Once you have a frame on your Comp artboard, double-tap on it to bring up the keyboard. From here, you can start typing, or you can paste type from your clipboard. If you delete all the text in a frame, the Lorem Ipsum text comes back to fill the frame, so the frame is never empty.

Styling Text in Comp CC

To style the text in your frame, tap once on the frame. A slider will appear to the right of the frame. Slide your finger up or down to increase or decrease the frame’s text size. All text styling in Comp is applied to everything in that frame. Even though you can select individual words, you can’t format them individually. Additionally, Comp uses the term “character styling,” but the styling applies across entire paragraphs and frames.

Use the slider to the right of a text frame to increase or decrease type size.

Use the slider to the right of a text frame to increase or decrease type size.

With a text frame still selected, tap the Type (T) icon at the bottom of the artboard to view more text styling options.
Font: You can choose to use any of the fonts available from Typekit in your Comp CC layout. Tap the currently displayed font name to see the list of all fonts you have synced. Tap on the font you want or click Add to be taken to the Typekit site. From there, you can select and sync more fonts. The interface lets you search by filters—like serif, script, monospace, etc.—enter sample text, and check out featured Typekit fonts. Tap on any you’d like to sync then tap the sync (cloud download) icon.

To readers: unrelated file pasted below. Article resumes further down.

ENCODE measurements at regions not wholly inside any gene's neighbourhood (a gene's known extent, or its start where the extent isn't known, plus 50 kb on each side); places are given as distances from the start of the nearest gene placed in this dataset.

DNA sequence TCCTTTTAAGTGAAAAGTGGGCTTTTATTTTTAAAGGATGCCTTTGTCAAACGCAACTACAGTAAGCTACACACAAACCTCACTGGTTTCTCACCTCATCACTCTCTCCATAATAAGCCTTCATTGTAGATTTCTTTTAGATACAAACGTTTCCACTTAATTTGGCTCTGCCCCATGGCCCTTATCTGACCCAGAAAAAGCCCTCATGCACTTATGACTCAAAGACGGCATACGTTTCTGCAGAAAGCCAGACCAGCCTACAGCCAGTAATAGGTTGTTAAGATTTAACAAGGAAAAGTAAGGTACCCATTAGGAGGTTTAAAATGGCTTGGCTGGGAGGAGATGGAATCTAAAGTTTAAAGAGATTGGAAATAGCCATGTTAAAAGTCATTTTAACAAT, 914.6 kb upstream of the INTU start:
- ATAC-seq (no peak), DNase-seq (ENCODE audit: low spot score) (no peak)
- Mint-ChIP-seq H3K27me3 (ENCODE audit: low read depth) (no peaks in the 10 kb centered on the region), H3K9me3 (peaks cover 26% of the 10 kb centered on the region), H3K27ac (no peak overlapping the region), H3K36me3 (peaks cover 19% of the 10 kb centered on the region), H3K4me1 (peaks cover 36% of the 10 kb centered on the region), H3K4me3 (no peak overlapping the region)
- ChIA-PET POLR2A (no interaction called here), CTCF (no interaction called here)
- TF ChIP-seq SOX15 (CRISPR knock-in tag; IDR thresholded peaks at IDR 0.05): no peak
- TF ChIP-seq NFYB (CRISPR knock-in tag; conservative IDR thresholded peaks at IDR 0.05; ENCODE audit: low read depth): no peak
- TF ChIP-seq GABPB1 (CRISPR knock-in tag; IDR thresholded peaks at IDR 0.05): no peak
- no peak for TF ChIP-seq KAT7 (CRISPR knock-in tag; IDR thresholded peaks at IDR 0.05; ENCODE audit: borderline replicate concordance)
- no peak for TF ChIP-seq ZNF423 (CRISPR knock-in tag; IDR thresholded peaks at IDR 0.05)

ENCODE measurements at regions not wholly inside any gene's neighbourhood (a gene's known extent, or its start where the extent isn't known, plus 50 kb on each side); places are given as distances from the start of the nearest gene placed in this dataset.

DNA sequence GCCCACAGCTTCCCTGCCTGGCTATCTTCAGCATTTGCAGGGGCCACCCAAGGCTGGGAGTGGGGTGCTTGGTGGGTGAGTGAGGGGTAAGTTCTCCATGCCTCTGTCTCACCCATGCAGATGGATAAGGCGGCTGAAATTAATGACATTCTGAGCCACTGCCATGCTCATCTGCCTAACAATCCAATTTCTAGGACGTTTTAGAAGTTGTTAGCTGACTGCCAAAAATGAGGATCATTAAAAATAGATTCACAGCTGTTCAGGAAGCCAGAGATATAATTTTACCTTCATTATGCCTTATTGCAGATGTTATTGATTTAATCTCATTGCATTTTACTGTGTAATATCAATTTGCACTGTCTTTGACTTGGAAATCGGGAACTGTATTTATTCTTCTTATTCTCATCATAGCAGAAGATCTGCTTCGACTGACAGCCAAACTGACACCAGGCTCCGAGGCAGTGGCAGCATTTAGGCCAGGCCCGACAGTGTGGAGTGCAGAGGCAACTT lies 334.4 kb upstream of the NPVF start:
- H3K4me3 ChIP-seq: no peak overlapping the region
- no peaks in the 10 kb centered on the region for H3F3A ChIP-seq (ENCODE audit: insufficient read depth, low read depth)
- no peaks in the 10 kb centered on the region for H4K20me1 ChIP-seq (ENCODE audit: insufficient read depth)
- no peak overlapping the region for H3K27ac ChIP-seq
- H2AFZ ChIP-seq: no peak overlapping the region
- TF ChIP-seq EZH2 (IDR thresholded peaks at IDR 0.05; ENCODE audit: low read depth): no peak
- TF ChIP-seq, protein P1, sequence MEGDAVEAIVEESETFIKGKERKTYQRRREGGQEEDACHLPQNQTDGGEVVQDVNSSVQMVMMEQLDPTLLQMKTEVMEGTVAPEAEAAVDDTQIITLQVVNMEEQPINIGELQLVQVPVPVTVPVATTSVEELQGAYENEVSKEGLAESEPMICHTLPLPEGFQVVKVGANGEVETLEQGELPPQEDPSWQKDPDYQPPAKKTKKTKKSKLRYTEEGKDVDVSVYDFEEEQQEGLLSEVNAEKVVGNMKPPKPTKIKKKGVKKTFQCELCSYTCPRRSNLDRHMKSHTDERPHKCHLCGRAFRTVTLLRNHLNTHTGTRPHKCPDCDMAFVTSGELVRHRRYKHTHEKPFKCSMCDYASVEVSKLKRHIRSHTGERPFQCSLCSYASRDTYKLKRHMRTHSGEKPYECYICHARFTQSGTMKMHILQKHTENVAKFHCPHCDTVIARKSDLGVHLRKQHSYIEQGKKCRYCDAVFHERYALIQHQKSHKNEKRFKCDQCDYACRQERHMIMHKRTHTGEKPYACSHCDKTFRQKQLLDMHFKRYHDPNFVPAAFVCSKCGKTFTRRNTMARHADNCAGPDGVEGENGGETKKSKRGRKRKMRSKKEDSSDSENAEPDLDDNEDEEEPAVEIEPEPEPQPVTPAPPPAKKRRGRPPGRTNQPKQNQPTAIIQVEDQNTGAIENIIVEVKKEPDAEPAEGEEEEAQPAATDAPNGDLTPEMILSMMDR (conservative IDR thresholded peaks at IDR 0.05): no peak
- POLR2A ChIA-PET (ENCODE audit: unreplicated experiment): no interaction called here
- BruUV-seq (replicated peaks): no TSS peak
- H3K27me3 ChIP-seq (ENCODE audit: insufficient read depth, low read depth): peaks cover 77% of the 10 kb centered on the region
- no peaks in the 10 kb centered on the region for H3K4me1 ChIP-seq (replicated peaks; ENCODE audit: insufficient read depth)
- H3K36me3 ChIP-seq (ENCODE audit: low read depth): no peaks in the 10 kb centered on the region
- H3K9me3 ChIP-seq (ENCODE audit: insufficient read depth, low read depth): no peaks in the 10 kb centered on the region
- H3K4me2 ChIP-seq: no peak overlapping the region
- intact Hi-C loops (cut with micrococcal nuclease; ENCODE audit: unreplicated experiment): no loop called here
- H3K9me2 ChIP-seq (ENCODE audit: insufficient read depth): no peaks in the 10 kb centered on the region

Style: If a selected font has multiple styles available, select one (or download more) from here.
Size: Use the plus and minus buttons to increase or decrease point size. Tap and hold to move quickly to a particular size. Unfortunately, there’s no way to manually enter a point size.
Alignment icons: Choose left, centered, right, or justified alignment.
Formatting icons: Choose all caps or underlined text.
Spacing: Comp’s Line Spacing is relative to the type size, with 0.0 being the default. That’s equivalent to 120% of type size (InDesign’s default leading) and from that point it’s all a bit of mathematical voodoo, really. I tend to make it look good onscreen and then finesse it in InDesign. Letter spacing is equivalent to tracking. Again, the numbers don’t mean much to this InDesign user, but I tend not to mess with tracking too much, especially here in Comp.

Comp's text styling options.

Comp’s text styling options

Currently synced Type Kit fonts appear here. The cloud icon indicates a synced font that hasn't been downloaded to your device, yet.

Currently synced Typekit fonts appear here. The cloud icon indicates a synced font that hasn’t been downloaded to your device, yet.

Viewing sample text in several Type Kit fonts.

Viewing sample text in several Typekit fonts

Copying Styles

You can copy styling from one frame to another for consistency. What you don’t want to do is select text, copy it, and paste it into a new frame. Doing so retains the formatting of the receiving frame—remember the styling is applied to a whole frame. Instead, tap once to select frame whose style you want to copy. Next, tap the Type (T) button at the bottom and choose Copy from the upper right. This will copy only the attributes found in this panel. Alternatively, select that first frame, then tap the More (…) icon and choose Copy All Styles, then tap any frames you want to apply styling to. This will apply not only the text styling, but also color and opacity. Tap Done when finished to exit the style editing mode.